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Opening Night: CCHS to present old-time radio show

Opening Night: CCHS to present old-time radio show
By James Grob,

The drama department at Charles City High School is taking over the airwaves — for a little while.

While the era of live radio entertainment is largely an all-but-forgotten thing of the past, the CCHS players will attempt to rekindle the spirit of radio Friday and Saturday.

“I hope people are exposed to a different type of drama,” said director Michelle Grob. “Most people today probably didn’t grow up during the great era of live radio entertainment.”

The CCHS Drama Department will present “The North Cedar Old Tyme Radio Revue,” with shows on Friday, Oct. 30, at 7 p.m. and Saturday, Oct. 31, at 2 p.m. at North Grand Auditorium. A freewill donation is requested to attend, and social distancing and masks will be required.

The show is on old-style replication of a live radio program, and will include five comedy radio plays, a bluegrass band performing live, local live radio commercials featuring local businesses and additional music by the CCHS vocal ensemble “Rhymes With Orange.”

The cast has been working with KCHA radio’s Erik Hoefer to livestream the show, both online and on the radio. Friday night, the show will be broadcast live on KCHA radio, and it will be live-streamed online both Friday and Saturday.

“The cast and the crew have really risen to the challenge of safely putting on a production amid this COVID-19 pandemic,“ Grob said. “They are so passionate about what they want to do, and I hope people can see how much they care about getting to perform.”

Typically, Charles City High School presents a musical in the fall and a play in the spring. Due to the COVID-19 pandemic, Grob and musical director Derek Sturtevant decided to flip that around, and push the musical back to the spring.

Grob then decided that the CCHS actors could re-create an old-fashioned live-broadcast radio show, with nothing pre-recorded, everything happening live. The cast is essentially 25 actors, playing actors.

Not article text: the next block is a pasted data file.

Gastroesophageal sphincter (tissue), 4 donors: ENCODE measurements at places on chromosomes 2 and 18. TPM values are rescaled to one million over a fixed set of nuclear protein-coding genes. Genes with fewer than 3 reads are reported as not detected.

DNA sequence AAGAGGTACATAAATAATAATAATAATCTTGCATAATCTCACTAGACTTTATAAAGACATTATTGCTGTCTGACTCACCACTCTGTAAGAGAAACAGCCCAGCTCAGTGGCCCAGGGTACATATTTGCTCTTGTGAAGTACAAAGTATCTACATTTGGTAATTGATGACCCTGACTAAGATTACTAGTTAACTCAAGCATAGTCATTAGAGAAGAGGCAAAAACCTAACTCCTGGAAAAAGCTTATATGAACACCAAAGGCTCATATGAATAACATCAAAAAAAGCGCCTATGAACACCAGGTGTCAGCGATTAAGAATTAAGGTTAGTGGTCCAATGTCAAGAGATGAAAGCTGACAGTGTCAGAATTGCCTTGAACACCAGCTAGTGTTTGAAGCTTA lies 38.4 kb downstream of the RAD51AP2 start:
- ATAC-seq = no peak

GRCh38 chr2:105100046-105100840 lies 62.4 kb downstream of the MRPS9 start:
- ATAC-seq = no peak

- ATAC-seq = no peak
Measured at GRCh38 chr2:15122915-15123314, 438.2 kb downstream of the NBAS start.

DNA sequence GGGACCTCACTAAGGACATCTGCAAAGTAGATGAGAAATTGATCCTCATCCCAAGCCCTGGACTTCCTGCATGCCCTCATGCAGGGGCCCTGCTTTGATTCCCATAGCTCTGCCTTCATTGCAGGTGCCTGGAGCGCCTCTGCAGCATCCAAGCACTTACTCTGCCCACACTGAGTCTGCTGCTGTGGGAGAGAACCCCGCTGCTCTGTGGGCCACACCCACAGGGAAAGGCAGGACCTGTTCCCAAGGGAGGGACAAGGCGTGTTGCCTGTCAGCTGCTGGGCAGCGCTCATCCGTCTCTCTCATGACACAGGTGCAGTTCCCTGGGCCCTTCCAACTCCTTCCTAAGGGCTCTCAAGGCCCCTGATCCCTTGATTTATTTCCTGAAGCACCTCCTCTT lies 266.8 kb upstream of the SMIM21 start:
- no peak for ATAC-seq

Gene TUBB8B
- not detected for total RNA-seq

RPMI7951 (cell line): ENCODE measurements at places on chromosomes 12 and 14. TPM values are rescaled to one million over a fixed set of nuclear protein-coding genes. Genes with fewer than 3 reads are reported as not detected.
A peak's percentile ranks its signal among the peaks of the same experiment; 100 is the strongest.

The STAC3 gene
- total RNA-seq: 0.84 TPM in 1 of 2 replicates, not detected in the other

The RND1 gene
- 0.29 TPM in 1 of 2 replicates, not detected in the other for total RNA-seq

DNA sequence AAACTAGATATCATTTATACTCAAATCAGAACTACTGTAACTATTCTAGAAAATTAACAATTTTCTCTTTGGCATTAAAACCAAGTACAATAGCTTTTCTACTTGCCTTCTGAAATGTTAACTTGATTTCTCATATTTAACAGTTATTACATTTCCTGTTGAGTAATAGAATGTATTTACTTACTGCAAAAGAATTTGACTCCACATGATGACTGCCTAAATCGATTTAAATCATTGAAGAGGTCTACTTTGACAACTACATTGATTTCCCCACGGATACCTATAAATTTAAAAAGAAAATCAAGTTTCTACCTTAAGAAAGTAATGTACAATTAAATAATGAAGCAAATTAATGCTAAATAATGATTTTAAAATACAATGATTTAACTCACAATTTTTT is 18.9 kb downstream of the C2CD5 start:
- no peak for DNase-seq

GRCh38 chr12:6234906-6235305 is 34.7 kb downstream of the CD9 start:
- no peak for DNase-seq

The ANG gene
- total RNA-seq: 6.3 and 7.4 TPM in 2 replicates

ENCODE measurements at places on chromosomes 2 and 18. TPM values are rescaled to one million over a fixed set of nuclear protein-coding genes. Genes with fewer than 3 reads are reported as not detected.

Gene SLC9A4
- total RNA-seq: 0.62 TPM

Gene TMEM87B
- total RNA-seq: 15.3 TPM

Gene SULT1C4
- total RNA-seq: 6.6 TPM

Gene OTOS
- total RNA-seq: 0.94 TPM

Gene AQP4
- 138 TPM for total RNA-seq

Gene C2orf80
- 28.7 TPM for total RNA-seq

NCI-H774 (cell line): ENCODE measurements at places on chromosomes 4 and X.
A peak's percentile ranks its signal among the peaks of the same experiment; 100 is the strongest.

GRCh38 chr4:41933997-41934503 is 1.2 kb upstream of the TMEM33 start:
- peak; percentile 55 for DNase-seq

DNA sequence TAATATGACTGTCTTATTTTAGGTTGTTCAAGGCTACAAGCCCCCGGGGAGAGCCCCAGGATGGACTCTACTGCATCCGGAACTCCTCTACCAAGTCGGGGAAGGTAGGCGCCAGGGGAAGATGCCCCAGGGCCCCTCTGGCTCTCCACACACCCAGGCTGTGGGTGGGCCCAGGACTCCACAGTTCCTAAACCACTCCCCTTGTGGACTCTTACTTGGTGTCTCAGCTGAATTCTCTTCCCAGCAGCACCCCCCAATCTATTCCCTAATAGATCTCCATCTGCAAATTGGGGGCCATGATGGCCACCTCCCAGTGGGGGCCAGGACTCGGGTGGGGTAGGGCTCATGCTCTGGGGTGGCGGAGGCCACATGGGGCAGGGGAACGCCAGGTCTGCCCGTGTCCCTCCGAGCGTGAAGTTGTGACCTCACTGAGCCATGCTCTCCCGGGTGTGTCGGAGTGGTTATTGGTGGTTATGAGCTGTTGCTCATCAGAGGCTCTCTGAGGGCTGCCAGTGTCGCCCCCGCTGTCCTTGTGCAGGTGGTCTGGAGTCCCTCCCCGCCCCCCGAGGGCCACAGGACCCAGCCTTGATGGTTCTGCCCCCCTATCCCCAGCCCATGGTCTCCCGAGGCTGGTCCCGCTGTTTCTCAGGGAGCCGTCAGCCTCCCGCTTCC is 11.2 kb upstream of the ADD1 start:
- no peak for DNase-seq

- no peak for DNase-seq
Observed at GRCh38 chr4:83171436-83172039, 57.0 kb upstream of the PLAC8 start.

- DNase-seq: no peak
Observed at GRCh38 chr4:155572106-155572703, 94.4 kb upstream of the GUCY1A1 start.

Grob said the format allows for fewer practices, smaller groups together at once, no memorization and no need for an elaborate set or costuming.

“I think the cast has really enjoyed it,” Grob said. “Even though they don’t have to memorize, they still have to develop their characters, and it took some of them a while to discover that.”

She said several actors are reading multiple roles, so there is a lot of scrambling, and all the actors need to be ready to jump in if something happens — to either read another part or to ad-lib — just like the historic live radio shows of the first half of the 20th century.

“The whole concept of sitting in the living room and having the whole family gather around the radio and listen to a play — that’s very much a novelty for a lot of us,” Grob said. “If I didn’t have to be here, I’d very much want to listen to this on the radio, to try to get that feeling.”

Senior Rosie Baldus, a veteran of several CCHS productions, said she’s enjoyed the opportunity to do something different and unusual. Baldus is among the crew creating live, on-stage sound effects for the production.

“It’s really fun and stressful,” Baldus said. “I work with two other amazing people and we have to make sure that we have good chemistry together.”

Baldus voices a couple other roles in the production — including a version of herself, telling a selection of Vaudeville-style bad jokes.

“It’s really weird this year. We’re taking as many precautions as necessary to make sure we can have a play,” she said. “We don’t have all the fancy stuff like props, or costumes or an elaborate set, because it’s a radio show.”

She said working on the production has been a true learning experience.

“It’s really cool to learn a little bit about how they used to do this, back in the olden days. It’s been really a great experience for everyone here,” Baldus said. “It’s fun to jump back in time a little bit.”

Grob said it’s been a learning experience for her as well.

“It’s actually been quite interesting, because the typical things we have to worry about — like sets, costumes and makeup — all those things do not factor into this at all,” she said.

The thing she does have to worry about, far more than usual, is sound. At last count, Grob said the cast is using 16 clip-on voice microphones and there are 15 other microphones on the stage. All 32 channels on the CCHS sound-mixing board are being used, which is something the drama and music departments at CCHS never thought would happen.

“That is a whole new thing — I’ve never seen our stage so congested with sound equipment,” Grob said, and added that sophomore Hannah DeVore has stepped up to the challenge as the sound engineer for the production.

“She is doing a phenomenal job for us,” Grob said. “She is having to run all those mics, and also running some sound effects and music, basically doing that all alone. She is a true sound wizard up there, and we’re thrilled to have her.”

DeVore is also having to mix the sound for the musical acts that are part of the show, which are CCHS vocal ensemble “Rhymes With Orange,” and a bluegrass band pieced together by Harrison Sheckler, called “Sergeant Floyd and the Traction Engineers.”

Baldus said she hopes that the audience will be supportive and appreciative of the work the cast has put in to make the show happen.

“I’m hoping that people see that our talents go beyond just stage acting,” Baldus said. “We’re good voice actors, too, and I hope people can see that we do all we can to still have a good drama season, and act our hearts out.”

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